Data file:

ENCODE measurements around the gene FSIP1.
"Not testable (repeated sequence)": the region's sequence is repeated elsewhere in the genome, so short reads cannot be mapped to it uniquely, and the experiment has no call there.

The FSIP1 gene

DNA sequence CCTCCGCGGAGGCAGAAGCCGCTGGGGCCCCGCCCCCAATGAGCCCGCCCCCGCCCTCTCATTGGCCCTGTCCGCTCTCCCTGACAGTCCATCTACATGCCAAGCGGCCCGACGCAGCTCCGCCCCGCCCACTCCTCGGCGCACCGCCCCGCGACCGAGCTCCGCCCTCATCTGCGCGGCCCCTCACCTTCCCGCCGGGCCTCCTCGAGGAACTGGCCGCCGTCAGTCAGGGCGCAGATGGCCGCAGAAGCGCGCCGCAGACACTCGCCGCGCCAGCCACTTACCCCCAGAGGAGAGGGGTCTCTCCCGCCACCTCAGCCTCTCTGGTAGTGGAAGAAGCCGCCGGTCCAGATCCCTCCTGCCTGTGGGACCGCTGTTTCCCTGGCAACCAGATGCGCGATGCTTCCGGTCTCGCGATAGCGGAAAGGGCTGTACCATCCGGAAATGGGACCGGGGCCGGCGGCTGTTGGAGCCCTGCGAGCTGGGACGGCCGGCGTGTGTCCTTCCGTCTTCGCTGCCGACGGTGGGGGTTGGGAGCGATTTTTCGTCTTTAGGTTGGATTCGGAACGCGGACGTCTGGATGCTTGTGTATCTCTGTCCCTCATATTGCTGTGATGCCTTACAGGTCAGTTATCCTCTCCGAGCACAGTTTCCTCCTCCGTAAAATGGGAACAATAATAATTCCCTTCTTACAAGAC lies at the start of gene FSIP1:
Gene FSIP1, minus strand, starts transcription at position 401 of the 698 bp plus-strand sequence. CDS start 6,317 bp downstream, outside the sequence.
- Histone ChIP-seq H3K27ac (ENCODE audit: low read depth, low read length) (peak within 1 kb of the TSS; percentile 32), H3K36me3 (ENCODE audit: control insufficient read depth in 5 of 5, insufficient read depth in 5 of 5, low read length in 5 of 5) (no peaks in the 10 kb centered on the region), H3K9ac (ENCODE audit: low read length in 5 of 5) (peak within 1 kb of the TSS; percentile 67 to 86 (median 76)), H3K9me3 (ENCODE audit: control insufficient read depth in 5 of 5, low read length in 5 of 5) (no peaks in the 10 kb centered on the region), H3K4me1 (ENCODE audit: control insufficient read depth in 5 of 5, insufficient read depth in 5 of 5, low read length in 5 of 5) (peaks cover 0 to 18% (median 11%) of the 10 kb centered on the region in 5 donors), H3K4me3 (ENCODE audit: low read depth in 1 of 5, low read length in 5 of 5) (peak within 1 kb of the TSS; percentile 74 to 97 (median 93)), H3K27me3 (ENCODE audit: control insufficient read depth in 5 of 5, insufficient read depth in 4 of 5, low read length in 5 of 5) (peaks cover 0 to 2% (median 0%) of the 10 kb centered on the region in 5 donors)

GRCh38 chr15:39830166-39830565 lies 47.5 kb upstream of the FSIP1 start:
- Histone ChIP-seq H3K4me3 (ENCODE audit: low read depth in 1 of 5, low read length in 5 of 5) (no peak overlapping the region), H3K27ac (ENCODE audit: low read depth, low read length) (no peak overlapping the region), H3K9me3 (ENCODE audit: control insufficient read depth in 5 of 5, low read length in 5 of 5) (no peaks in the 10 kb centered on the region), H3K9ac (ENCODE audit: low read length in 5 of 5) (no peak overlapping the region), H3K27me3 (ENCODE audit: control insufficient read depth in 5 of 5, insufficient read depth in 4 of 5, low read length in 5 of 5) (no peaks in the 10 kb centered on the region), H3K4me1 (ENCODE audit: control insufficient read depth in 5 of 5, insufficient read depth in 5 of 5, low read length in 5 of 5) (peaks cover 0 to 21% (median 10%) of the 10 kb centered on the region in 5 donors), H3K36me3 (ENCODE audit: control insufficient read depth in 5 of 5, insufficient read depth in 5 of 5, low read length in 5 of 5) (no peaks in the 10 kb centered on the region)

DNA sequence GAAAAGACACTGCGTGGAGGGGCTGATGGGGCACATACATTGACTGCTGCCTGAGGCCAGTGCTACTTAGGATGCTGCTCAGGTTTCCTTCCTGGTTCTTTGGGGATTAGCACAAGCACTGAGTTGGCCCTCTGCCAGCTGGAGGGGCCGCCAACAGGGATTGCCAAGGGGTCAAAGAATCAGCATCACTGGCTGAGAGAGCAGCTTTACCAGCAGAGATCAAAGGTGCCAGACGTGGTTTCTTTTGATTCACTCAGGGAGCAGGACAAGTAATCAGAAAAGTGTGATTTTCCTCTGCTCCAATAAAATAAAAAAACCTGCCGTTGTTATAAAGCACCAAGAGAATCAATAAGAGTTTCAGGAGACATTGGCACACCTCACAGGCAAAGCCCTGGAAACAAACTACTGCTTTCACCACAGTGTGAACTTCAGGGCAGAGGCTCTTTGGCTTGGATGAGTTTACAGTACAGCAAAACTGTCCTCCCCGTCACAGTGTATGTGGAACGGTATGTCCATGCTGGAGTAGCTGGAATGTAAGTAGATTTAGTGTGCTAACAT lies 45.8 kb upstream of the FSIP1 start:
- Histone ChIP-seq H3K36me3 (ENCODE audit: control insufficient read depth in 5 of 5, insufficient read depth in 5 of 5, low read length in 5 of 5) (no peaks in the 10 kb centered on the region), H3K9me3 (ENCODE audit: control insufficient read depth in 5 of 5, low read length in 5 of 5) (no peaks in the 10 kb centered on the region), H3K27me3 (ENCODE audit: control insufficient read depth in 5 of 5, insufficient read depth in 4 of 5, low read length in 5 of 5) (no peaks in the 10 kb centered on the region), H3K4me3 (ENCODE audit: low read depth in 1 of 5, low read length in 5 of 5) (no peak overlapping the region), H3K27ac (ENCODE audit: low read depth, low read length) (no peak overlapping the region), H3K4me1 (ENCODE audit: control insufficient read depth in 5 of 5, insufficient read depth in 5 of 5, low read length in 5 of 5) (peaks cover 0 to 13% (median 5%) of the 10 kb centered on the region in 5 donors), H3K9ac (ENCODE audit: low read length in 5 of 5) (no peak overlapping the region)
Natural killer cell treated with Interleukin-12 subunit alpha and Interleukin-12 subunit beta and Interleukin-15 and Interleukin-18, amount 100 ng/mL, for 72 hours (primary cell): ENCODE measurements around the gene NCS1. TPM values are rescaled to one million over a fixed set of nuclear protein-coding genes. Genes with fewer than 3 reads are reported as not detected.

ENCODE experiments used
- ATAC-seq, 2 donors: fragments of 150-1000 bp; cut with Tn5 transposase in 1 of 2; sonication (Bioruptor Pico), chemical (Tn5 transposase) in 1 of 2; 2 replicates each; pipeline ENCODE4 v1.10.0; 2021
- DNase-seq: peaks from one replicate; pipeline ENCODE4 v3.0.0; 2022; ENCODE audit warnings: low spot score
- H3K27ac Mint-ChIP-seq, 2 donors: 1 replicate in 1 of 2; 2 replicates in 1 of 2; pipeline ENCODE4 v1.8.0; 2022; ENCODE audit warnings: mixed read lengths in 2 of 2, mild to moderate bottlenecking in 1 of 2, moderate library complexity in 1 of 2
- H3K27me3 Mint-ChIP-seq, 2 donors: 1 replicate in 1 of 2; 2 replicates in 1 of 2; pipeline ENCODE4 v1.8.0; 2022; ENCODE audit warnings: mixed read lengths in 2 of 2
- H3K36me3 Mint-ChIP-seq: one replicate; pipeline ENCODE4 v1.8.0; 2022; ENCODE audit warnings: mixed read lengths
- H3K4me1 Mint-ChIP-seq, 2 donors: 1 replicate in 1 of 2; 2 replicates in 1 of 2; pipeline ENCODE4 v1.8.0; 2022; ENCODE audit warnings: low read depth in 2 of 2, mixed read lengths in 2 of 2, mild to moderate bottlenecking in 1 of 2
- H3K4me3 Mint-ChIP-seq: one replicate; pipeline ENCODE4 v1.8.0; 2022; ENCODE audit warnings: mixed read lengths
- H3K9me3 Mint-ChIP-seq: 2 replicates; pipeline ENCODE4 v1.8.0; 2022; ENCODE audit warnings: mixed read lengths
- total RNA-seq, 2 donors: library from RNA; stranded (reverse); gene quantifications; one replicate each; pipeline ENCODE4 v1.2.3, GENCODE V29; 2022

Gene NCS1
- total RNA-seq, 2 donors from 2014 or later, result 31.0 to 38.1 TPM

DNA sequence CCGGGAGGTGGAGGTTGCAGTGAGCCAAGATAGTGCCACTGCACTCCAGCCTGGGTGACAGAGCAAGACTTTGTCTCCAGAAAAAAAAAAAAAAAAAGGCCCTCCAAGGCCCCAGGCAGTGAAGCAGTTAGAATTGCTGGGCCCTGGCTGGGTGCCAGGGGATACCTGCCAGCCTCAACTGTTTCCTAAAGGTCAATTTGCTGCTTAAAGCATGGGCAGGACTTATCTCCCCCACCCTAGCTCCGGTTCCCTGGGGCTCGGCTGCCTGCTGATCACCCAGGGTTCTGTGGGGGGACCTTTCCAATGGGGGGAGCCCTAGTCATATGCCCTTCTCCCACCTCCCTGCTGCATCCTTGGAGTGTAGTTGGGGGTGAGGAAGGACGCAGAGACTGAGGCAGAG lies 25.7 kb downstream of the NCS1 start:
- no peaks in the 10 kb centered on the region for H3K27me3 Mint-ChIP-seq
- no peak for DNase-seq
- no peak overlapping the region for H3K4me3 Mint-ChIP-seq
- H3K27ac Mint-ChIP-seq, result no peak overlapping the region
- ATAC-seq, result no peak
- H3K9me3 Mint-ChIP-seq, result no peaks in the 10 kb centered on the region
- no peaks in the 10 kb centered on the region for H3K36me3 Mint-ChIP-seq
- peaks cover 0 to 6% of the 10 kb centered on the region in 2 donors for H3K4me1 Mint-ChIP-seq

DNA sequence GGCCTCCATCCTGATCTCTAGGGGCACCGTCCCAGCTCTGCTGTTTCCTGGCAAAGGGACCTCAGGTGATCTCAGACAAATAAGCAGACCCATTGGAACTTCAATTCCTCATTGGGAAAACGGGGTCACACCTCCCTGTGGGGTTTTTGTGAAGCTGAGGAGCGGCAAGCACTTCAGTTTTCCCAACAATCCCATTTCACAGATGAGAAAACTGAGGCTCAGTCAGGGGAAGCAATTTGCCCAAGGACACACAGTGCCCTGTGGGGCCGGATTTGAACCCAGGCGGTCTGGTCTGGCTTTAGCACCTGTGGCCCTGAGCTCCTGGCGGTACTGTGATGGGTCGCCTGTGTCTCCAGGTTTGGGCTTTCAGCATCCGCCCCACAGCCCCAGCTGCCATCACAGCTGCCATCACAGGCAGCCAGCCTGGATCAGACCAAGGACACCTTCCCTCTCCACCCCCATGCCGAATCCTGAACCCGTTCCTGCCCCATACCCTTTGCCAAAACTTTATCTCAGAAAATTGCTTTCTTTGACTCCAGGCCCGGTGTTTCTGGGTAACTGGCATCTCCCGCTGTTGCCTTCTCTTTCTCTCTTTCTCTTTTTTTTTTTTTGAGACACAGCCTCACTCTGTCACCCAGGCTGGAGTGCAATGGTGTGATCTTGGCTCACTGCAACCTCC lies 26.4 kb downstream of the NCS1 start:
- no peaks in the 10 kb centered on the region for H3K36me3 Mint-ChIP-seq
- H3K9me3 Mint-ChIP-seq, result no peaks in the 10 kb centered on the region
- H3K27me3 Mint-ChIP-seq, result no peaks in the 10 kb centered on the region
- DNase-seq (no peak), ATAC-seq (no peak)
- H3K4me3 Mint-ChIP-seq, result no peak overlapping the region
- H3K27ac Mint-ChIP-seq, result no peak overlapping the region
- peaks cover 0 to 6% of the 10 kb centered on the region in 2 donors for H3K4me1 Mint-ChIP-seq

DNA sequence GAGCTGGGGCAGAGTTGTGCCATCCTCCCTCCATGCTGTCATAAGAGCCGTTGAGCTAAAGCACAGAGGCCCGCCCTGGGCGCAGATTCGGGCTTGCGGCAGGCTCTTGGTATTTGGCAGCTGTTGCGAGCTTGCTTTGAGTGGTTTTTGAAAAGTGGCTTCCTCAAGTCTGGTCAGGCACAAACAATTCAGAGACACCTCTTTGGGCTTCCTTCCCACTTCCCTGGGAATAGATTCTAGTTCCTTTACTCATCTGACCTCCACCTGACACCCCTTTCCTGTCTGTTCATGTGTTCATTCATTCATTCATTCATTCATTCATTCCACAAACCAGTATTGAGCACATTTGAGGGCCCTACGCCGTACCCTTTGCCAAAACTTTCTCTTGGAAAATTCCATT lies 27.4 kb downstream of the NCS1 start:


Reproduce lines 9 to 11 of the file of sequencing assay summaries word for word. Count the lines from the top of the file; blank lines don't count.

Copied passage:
DNA sequence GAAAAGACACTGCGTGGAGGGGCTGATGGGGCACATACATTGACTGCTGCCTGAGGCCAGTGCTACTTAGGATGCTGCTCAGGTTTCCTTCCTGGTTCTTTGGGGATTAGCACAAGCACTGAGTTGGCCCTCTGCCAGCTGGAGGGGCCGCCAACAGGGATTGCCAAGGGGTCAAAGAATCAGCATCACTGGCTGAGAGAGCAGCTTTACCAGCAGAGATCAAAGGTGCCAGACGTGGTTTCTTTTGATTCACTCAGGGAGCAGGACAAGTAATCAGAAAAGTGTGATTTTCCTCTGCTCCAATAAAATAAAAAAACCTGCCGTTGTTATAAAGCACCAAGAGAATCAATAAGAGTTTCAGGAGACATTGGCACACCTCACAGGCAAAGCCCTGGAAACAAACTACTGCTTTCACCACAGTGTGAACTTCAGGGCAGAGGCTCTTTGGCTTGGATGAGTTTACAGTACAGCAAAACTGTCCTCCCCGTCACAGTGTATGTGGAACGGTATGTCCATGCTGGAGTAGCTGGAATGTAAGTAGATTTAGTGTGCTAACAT lies 45.8 kb upstream of the FSIP1 start:
- Histone ChIP-seq H3K36me3 (ENCODE audit: control insufficient read depth in 5 of 5, insufficient read depth in 5 of 5, low read length in 5 of 5) (no peaks in the 10 kb centered on the region), H3K9me3 (ENCODE audit: control insufficient read depth in 5 of 5, low read length in 5 of 5) (no peaks in the 10 kb centered on the region), H3K27me3 (ENCODE audit: control insufficient read depth in 5 of 5, insufficient read depth in 4 of 5, low read length in 5 of 5) (no peaks in the 10 kb centered on the region), H3K4me3 (ENCODE audit: low read depth in 1 of 5, low read length in 5 of 5) (no peak overlapping the region), H3K27ac (ENCODE audit: low read depth, low read length) (no peak overlapping the region), H3K4me1 (ENCODE audit: control insufficient read depth in 5 of 5, insufficient read depth in 5 of 5, low read length in 5 of 5) (peaks cover 0 to 13% (median 5%) of the 10 kb centered on the region in 5 donors), H3K9ac (ENCODE audit: low read length in 5 of 5) (no peak overlapping the region)
Natural killer cell treated with Interleukin-12 subunit alpha and Interleukin-12 subunit beta and Interleukin-15 and Interleukin-18, amount 100 ng/mL, for 72 hours (primary cell): ENCODE measurements around the gene NCS1. TPM values are rescaled to one million over a fixed set of nuclear protein-coding genes. Genes with fewer than 3 reads are reported as not detected.